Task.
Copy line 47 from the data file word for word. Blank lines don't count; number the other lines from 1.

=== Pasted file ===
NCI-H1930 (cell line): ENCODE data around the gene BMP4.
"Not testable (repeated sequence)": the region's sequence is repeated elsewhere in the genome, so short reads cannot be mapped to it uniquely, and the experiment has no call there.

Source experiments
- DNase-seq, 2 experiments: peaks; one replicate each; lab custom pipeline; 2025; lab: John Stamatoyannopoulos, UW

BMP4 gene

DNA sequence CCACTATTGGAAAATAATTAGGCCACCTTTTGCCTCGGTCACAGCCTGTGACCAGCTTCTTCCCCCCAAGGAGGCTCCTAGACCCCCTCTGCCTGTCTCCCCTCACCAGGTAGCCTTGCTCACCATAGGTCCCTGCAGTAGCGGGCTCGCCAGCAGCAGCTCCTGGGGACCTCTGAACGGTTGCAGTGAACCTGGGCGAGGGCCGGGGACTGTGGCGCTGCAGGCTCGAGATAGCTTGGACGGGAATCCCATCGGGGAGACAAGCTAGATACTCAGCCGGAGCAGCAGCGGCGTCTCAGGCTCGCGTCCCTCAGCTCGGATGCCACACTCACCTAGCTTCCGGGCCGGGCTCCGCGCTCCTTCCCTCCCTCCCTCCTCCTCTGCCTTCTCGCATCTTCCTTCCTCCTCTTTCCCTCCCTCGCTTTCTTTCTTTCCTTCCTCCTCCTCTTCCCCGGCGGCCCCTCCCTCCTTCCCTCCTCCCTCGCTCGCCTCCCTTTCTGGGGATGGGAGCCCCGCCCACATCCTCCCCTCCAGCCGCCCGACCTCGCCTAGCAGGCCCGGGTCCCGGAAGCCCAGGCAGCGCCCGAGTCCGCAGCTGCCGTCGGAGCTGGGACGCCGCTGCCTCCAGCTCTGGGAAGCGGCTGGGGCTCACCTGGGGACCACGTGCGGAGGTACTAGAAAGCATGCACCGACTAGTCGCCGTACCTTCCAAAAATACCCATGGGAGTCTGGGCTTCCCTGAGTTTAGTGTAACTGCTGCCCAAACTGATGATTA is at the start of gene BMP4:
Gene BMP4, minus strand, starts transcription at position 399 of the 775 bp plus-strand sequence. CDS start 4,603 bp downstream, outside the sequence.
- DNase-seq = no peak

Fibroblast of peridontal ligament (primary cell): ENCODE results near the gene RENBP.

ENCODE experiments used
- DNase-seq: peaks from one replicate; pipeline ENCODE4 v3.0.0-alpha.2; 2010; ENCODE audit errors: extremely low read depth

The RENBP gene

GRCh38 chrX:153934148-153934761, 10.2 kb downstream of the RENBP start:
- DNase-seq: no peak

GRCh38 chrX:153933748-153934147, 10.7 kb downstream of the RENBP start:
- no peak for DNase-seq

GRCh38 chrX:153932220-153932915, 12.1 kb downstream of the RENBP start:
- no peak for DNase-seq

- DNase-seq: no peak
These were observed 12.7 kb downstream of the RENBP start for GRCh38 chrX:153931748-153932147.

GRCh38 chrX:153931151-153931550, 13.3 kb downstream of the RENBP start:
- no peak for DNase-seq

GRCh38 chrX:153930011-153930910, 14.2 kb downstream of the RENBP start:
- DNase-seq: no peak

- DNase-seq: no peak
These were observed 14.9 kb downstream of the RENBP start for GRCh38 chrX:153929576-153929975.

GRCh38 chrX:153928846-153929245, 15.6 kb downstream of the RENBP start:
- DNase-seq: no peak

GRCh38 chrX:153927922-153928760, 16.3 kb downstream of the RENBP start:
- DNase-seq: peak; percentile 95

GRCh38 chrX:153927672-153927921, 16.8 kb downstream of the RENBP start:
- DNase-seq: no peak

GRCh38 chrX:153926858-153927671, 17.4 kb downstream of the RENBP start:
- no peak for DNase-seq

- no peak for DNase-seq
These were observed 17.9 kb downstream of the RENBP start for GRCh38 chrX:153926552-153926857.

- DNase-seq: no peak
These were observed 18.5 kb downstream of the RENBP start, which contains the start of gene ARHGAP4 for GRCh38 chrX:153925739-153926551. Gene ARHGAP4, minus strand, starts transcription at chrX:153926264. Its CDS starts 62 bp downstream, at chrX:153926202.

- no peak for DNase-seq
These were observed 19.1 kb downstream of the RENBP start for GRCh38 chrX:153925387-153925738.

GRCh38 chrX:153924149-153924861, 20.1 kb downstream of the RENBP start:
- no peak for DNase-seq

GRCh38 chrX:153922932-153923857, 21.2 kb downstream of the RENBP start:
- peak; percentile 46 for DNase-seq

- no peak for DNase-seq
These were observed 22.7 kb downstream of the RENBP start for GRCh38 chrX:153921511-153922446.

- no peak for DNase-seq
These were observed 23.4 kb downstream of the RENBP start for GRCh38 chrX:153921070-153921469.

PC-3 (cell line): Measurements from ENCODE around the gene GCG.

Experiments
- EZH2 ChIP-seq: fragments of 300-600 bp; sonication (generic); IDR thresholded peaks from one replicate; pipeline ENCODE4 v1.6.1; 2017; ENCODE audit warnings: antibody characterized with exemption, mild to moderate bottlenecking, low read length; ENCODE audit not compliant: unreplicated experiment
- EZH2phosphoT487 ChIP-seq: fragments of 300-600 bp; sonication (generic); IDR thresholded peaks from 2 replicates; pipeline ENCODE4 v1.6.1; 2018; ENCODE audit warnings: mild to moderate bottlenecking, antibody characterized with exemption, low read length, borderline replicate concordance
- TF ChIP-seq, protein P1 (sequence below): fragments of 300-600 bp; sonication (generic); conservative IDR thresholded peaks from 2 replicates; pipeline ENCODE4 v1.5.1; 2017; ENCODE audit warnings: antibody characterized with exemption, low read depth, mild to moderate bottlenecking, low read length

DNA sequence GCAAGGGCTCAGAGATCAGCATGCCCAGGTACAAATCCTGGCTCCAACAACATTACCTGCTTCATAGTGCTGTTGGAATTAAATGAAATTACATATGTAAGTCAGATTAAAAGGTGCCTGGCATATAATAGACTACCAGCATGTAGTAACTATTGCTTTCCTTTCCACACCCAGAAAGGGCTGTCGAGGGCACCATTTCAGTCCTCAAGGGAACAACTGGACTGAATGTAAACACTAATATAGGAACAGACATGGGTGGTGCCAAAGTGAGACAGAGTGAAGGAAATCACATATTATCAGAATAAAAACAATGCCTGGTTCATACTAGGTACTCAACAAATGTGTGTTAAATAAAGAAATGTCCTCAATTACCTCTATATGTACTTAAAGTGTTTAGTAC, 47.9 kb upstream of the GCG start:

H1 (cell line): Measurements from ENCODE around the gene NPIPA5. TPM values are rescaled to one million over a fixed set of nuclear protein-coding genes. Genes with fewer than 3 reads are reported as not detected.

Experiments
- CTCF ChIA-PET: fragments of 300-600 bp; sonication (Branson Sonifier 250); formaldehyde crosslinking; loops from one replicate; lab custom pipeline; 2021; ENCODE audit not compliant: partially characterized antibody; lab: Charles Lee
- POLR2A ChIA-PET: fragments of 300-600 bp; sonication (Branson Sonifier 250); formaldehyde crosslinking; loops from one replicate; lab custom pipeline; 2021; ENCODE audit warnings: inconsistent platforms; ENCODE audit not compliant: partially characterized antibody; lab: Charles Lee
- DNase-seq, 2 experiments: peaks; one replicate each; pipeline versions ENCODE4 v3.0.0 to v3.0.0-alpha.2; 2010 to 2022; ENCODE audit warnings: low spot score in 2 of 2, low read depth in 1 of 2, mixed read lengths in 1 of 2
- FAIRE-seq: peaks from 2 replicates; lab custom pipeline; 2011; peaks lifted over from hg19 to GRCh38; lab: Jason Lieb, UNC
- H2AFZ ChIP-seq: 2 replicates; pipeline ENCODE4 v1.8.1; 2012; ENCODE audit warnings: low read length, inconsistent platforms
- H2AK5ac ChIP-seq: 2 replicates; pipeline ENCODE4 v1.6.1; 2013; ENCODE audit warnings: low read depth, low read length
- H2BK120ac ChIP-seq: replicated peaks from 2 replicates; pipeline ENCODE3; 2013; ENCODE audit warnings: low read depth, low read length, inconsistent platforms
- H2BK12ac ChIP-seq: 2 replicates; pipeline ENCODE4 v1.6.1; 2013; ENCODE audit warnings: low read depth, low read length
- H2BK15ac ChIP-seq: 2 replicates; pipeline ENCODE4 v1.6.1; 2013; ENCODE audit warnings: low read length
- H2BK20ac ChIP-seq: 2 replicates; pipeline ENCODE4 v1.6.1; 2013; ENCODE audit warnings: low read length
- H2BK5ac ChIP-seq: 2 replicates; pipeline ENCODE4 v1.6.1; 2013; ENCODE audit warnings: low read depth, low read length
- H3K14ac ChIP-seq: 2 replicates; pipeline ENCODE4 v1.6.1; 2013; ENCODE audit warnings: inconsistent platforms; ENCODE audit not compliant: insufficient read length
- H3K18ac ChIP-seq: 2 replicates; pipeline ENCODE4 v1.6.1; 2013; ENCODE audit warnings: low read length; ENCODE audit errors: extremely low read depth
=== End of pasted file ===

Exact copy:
- no peak for DNase-seq